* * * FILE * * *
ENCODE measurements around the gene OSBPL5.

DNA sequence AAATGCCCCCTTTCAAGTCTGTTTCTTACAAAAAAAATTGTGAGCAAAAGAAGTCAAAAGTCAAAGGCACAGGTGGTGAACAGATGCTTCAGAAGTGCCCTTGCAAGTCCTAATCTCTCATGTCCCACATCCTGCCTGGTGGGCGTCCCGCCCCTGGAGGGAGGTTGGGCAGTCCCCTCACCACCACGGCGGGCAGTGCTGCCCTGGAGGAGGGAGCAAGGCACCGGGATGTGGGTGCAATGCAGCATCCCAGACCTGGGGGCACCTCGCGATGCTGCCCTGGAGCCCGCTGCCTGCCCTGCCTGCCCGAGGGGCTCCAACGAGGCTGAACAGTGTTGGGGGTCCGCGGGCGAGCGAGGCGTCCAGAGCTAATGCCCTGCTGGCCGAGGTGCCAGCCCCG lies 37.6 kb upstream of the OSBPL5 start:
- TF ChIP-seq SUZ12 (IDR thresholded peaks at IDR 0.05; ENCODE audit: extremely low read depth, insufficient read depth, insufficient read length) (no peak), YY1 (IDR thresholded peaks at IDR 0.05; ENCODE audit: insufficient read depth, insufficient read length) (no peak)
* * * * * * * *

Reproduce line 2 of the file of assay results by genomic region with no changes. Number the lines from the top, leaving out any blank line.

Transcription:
DNA sequence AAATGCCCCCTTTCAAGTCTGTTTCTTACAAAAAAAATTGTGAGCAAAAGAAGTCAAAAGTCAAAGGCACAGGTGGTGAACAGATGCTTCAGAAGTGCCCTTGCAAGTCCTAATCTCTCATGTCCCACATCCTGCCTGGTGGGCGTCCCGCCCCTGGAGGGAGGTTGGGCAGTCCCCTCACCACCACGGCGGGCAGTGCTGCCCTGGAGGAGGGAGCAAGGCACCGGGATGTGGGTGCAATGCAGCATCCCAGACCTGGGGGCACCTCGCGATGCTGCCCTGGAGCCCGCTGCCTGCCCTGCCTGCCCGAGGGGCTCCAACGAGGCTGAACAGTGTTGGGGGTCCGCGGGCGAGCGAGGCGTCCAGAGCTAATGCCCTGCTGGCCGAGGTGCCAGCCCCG lies 37.6 kb upstream of the OSBPL5 start: